Low and moderate intensity exercise makes the most sense for weight loss because it doesn’t cause a lot of fatigue (so you can do plenty of exercise without feeling too tired) and it tends not to spike hunger as much as intense exercise. If you’re a beginner, walking can count as cardio. As you get fitter, you may want to switch to jogging or another exercise like cycling. 

How much low and medium intensity cardio to do when losing weight: 

  • Start with a little more than whatever you’re doing now, and increase from there. 

  • First try to hit the guidelines of 150 minutes/week (about 30 minutes, five times a week) and then see if you can ramp up to 300 minutes/week (about an hour, five times a week).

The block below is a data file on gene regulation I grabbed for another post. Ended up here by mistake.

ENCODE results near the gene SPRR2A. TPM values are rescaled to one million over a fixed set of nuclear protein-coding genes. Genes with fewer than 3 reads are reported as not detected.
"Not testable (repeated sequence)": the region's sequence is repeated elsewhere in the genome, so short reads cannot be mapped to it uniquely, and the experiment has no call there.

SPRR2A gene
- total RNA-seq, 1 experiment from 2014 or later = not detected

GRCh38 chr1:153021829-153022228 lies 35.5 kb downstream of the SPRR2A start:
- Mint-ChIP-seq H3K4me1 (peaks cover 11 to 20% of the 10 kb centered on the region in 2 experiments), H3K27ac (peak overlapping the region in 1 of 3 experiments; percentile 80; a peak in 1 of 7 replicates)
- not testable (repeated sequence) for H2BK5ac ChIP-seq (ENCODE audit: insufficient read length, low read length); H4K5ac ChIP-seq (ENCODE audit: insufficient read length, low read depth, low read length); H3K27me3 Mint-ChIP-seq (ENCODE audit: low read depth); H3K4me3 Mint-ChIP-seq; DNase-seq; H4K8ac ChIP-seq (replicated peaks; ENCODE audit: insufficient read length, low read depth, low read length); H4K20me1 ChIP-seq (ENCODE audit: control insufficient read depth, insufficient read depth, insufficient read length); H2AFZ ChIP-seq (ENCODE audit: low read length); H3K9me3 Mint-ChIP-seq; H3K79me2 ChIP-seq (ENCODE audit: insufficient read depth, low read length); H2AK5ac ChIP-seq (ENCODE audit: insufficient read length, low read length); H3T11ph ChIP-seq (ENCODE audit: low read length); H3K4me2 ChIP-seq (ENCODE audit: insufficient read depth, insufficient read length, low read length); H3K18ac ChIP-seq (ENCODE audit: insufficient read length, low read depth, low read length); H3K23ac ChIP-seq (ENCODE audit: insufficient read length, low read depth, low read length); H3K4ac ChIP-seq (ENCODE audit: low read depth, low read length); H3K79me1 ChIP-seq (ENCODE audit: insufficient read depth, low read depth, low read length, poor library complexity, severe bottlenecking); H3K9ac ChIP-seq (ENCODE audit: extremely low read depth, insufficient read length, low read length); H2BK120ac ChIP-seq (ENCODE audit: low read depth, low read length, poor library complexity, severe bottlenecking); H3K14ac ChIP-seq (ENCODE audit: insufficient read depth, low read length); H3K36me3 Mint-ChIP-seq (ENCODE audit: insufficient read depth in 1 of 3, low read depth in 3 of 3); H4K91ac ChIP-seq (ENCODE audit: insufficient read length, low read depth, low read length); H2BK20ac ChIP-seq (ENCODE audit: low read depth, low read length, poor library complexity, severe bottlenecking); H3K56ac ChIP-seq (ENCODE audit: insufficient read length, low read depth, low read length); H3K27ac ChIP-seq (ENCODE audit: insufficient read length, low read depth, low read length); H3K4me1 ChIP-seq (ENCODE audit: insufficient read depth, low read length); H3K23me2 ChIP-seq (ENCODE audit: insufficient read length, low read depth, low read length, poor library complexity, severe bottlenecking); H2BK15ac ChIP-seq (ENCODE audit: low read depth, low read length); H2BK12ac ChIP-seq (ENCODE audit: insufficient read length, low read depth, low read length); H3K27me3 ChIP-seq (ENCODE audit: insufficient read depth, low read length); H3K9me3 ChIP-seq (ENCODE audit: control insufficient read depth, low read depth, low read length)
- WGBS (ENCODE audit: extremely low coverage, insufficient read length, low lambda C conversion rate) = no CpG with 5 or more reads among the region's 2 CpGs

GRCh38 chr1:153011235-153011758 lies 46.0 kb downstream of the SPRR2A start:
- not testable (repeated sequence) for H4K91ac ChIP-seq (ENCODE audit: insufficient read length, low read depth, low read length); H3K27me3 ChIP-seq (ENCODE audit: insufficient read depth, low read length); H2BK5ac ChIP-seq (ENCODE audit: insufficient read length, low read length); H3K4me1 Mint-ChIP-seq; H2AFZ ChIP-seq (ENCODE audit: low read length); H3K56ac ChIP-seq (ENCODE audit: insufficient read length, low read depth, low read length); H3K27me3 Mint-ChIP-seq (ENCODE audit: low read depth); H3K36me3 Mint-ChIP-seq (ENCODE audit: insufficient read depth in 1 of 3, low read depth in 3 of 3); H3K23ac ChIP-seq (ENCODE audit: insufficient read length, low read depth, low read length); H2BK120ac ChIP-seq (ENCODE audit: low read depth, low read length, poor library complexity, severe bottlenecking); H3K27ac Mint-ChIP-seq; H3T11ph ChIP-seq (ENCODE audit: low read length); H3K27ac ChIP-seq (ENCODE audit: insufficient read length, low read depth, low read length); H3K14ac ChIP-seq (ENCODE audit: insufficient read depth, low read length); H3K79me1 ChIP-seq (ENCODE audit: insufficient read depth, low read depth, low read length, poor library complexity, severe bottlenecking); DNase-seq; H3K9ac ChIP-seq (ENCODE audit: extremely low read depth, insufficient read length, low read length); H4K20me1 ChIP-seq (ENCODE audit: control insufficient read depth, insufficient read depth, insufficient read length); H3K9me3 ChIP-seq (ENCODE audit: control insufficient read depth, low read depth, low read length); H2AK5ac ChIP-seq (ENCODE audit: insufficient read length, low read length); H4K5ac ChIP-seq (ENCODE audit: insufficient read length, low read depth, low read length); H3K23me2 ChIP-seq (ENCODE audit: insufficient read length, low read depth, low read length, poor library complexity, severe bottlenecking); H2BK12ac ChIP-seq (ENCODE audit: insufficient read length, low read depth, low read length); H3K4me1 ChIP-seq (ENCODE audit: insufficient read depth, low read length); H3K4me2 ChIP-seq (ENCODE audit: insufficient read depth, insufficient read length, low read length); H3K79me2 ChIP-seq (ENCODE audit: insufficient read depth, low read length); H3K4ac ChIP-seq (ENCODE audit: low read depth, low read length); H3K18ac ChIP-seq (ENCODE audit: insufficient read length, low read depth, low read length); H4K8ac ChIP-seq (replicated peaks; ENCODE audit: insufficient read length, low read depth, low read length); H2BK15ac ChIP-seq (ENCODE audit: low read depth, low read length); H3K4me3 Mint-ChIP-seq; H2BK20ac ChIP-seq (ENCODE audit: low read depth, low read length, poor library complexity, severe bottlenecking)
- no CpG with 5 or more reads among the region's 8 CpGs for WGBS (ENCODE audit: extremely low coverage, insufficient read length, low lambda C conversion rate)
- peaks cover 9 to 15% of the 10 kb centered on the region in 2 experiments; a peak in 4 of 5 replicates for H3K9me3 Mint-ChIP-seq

• If you can’t hit those specific numbers, do what you reasonably can.

  • Aim for “zone 2-3” intensity. It should feel like work, but not torture. The thought of working at that intensity for 45 minutes should inspire a sense of “OK, let’s get this done,” not “oh my god, I’m going to die.” 

This low-intensity exercise doesn’t have to be the only exercise you do. If you’d like to run some fast intervals, or play a sport, or take a power yoga class, or anything outside of these recommendations, go for it! Just remember that the low-intensity stuff is a powerful tool for burning calories while keeping your energy up and not feeling excessively hungry. 

The worst type of exercise for weight loss: HIIT

I’m going to say something that will sound controversial here, although I don’t think many legit fitness professionals would disagree. HIIT is overrated.